|Second Gene Linked to Familial Testicular Cancer|
Specific variations or mutations in a particular can gene raise a man's risk of familial, or inherited, testicular germ-cell cancer, the most common form of this disease. This is only the second gene to be identified that affects the risk of familial testicular cancer, and the first gene in a key biochemical pathway.
Balintfy: Researchers have suspected for years that heredity plays a role in some patients with testicular germ-cell cancer, the most common form of the disease. Now a recent study shows that multiple genes with weaker individual effects—but acting together—probably influence an individual's risk of familial testicular cancer.
Stratakis: It appears that this particular tumor, like many other tumors in young adults, has a strong genetic component.
Balintfy: Dr. Constantine Stratakis is with the Eunice Kennedy Shriver National Institute of Child Health and Human Development. Stratakis: Investigators believe that there is a lot of genetic factors that play a role together in increasing somebody's risk for developing testicular cancer.
Balintfy: Men with a family member who had a testicular germ cell cancer have greater risk than other men of developing testicular cancer. Although a family history probably accounts for less than five percent of all testicular cancers, the careful study of rare familial cancer clusters has often led to important new understanding of the non-familial versions of the same cancer.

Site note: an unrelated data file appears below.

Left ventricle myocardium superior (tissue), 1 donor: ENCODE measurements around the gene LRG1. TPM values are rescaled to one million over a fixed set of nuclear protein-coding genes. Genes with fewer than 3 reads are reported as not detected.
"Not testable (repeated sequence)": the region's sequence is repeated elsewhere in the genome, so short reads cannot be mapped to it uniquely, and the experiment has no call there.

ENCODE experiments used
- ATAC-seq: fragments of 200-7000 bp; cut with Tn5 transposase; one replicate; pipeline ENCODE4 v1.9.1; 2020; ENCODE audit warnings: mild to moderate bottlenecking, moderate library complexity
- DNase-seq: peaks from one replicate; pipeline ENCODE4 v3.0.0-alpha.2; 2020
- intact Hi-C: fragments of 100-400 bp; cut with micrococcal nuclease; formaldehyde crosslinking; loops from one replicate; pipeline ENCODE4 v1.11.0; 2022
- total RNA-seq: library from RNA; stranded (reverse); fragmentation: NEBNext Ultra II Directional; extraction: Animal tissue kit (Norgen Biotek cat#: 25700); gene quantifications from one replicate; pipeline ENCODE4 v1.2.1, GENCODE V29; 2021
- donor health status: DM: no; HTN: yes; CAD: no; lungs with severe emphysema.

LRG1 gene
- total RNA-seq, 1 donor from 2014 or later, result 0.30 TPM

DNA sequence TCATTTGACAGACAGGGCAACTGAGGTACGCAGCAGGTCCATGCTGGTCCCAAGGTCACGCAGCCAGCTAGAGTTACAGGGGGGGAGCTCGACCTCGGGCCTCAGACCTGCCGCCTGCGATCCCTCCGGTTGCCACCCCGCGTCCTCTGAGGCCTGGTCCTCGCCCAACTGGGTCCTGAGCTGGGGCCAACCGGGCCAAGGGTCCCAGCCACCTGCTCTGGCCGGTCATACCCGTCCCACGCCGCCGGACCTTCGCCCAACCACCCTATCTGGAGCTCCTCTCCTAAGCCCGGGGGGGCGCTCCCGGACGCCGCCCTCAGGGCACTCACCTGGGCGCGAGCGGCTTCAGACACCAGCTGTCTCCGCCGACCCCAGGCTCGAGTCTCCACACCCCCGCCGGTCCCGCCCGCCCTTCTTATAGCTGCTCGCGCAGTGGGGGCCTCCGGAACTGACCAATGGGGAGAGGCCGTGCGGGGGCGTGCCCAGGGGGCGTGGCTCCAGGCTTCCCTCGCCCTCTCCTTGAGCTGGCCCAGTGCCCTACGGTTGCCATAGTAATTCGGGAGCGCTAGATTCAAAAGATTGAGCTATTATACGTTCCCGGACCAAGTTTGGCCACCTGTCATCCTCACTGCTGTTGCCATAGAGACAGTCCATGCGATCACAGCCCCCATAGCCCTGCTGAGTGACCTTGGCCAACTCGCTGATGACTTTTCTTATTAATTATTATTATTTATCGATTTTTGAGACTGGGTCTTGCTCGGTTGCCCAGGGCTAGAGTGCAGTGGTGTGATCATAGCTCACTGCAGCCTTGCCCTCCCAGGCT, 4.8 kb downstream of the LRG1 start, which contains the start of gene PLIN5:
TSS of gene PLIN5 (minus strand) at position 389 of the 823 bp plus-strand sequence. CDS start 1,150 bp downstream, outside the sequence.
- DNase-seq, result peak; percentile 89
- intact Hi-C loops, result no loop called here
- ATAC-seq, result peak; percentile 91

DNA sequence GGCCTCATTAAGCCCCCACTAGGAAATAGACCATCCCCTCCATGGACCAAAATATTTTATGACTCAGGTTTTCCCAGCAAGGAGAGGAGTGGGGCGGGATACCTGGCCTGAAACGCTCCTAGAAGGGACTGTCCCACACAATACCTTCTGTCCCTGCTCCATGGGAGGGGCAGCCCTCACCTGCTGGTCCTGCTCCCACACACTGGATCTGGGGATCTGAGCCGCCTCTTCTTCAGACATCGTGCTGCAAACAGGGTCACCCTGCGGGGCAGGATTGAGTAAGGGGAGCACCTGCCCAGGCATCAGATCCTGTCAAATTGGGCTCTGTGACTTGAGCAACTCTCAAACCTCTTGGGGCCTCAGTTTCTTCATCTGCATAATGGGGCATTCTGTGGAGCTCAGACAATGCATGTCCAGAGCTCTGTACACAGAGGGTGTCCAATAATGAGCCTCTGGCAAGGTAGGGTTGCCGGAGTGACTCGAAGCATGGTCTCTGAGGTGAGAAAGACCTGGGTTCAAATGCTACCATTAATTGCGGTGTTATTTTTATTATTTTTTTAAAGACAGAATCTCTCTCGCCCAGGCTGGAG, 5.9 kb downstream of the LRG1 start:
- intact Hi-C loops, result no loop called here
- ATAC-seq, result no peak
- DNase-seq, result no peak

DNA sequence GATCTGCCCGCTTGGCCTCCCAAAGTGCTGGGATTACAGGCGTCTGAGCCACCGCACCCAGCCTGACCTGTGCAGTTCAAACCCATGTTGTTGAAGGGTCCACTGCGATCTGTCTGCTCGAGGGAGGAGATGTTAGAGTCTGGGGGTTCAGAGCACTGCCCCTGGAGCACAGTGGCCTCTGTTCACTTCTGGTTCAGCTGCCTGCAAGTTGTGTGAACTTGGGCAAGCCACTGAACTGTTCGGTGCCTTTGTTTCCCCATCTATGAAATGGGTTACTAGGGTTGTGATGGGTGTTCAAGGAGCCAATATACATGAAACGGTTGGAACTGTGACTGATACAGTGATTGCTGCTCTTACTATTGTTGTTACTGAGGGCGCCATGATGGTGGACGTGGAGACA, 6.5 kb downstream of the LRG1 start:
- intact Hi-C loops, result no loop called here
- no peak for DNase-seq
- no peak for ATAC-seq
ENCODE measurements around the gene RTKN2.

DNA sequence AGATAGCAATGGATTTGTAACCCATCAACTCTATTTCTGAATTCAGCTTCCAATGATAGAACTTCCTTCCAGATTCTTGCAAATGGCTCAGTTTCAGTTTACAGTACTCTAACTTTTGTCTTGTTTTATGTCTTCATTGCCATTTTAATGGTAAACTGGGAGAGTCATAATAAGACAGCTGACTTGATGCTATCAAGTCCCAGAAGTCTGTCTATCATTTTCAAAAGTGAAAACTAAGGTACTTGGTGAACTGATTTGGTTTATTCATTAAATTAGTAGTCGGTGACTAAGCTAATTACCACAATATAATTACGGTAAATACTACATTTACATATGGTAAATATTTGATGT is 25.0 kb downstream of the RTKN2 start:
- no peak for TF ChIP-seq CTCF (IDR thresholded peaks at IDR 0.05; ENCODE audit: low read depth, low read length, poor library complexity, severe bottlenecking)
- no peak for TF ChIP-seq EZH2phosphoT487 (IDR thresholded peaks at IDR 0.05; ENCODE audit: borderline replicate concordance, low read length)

Stratakis: So the key finding here is that we found inactivating mutations in a gene that regulates cyclic AMP levels. Cyclic AMP is a Cyclic nucleotide that is involved in signaling. It mediates the affects of many of the hormones that regulate testicular function.
Balintfy: Dr. Stratakis says Cyclic AMP is one of the most ancient signaling pathways that regulates how cells respond to hormones. It regulates practically everything from cell growth and proliferation to cell metabolism and function.
Stratakis: The role of Cyclic AMP signaling in testicular function and growth has been known for years. But this is the first time that mutations in a gene that regulate the Cyclic AMP levels were linked to a risk for a tumor.
Balintfy: The researchers found that seven different mutations in a specific gene, created abnormal versions of an enzyme that slowed down the enzyme's destruction of cyclic AMP. But Dr. Stratakis adds, the mutations don't cause cancer directly, but instead appear to increase an individual's susceptibility to developing a tumor.
Stratakis: It has been said that we all carry anywhere from 7 to 10 mutations in important genes; we don't necessarily have disease as a result of these mutations, but we are carriers of mutations of potentially giving us disease.
Balintfy: To conduct the research for this study, Stratakis and his colleagues analyzed the portion of the DNA from 95 familial testicular cancer patients that contains the gene PDE11A. He says learning how disruptions in the PDE11A enzyme lead to an increased risk of tumor formation may help researchers identify other proteins that also play a role. This is Joe Balintfy, National Institutes of Health, Bethesda, Maryland.